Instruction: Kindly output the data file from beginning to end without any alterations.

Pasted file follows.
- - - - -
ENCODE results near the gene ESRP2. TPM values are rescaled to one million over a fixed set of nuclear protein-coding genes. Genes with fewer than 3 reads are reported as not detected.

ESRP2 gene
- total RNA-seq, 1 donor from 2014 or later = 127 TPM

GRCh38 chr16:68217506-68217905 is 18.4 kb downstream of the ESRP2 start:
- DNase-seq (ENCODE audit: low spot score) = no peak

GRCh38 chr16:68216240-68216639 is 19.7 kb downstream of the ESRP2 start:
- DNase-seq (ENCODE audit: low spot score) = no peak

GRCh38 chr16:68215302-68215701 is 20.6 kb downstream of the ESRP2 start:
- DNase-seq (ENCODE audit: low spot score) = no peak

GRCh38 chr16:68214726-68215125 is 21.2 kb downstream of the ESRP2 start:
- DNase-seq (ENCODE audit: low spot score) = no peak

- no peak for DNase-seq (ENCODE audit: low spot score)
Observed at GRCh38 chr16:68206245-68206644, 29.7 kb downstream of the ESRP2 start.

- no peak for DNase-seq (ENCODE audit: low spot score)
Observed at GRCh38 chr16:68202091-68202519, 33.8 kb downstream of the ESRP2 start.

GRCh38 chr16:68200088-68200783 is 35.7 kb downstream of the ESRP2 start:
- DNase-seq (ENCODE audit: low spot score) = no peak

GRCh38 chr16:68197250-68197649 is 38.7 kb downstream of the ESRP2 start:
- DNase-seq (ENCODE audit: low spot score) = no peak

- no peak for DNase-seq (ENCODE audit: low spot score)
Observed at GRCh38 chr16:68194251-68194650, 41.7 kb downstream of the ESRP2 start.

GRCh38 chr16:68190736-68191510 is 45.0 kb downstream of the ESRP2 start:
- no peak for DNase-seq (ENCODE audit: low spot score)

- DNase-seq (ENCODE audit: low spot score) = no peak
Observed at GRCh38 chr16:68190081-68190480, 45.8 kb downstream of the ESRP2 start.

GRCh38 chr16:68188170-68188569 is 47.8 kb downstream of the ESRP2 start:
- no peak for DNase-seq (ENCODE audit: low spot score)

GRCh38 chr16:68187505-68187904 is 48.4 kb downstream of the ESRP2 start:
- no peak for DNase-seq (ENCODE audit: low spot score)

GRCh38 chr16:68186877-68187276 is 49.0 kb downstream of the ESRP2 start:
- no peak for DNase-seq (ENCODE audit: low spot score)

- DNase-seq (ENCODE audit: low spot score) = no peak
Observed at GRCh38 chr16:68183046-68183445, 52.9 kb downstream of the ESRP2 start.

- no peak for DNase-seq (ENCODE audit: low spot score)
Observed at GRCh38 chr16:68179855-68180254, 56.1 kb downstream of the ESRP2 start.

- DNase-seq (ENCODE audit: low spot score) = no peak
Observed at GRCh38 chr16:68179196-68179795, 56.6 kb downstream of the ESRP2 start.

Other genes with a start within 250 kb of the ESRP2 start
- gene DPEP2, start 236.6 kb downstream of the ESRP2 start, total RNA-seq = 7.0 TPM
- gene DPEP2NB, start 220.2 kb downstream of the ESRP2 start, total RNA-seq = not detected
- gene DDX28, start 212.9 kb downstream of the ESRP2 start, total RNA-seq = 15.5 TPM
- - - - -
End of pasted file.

ENCODE results near the gene ESRP2. TPM values are rescaled to one million over a fixed set of nuclear protein-coding genes. Genes with fewer than 3 reads are reported as not detected.

ESRP2 gene
- total RNA-seq, 1 donor from 2014 or later = 127 TPM

GRCh38 chr16:68217506-68217905 is 18.4 kb downstream of the ESRP2 start:
- DNase-seq (ENCODE audit: low spot score) = no peak

GRCh38 chr16:68216240-68216639 is 19.7 kb downstream of the ESRP2 start:
- DNase-seq (ENCODE audit: low spot score) = no peak

GRCh38 chr16:68215302-68215701 is 20.6 kb downstream of the ESRP2 start:
- DNase-seq (ENCODE audit: low spot score) = no peak

GRCh38 chr16:68214726-68215125 is 21.2 kb downstream of the ESRP2 start:
- DNase-seq (ENCODE audit: low spot score) = no peak

- no peak for DNase-seq (ENCODE audit: low spot score)
Observed at GRCh38 chr16:68206245-68206644, 29.7 kb downstream of the ESRP2 start.

- no peak for DNase-seq (ENCODE audit: low spot score)
Observed at GRCh38 chr16:68202091-68202519, 33.8 kb downstream of the ESRP2 start.

GRCh38 chr16:68200088-68200783 is 35.7 kb downstream of the ESRP2 start:
- DNase-seq (ENCODE audit: low spot score) = no peak

GRCh38 chr16:68197250-68197649 is 38.7 kb downstream of the ESRP2 start:
- DNase-seq (ENCODE audit: low spot score) = no peak

- no peak for DNase-seq (ENCODE audit: low spot score)
Observed at GRCh38 chr16:68194251-68194650, 41.7 kb downstream of the ESRP2 start.

GRCh38 chr16:68190736-68191510 is 45.0 kb downstream of the ESRP2 start:
- no peak for DNase-seq (ENCODE audit: low spot score)

- DNase-seq (ENCODE audit: low spot score) = no peak
Observed at GRCh38 chr16:68190081-68190480, 45.8 kb downstream of the ESRP2 start.

GRCh38 chr16:68188170-68188569 is 47.8 kb downstream of the ESRP2 start:
- no peak for DNase-seq (ENCODE audit: low spot score)

GRCh38 chr16:68187505-68187904 is 48.4 kb downstream of the ESRP2 start:
- no peak for DNase-seq (ENCODE audit: low spot score)

GRCh38 chr16:68186877-68187276 is 49.0 kb downstream of the ESRP2 start:
- no peak for DNase-seq (ENCODE audit: low spot score)

- DNase-seq (ENCODE audit: low spot score) = no peak
Observed at GRCh38 chr16:68183046-68183445, 52.9 kb downstream of the ESRP2 start.

- no peak for DNase-seq (ENCODE audit: low spot score)
Observed at GRCh38 chr16:68179855-68180254, 56.1 kb downstream of the ESRP2 start.

- DNase-seq (ENCODE audit: low spot score) = no peak
Observed at GRCh38 chr16:68179196-68179795, 56.6 kb downstream of the ESRP2 start.

Other genes with a start within 250 kb of the ESRP2 start
- gene DPEP2, start 236.6 kb downstream of the ESRP2 start, total RNA-seq = 7.0 TPM
- gene DPEP2NB, start 220.2 kb downstream of the ESRP2 start, total RNA-seq = not detected
- gene DDX28, start 212.9 kb downstream of the ESRP2 start, total RNA-seq = 15.5 TPM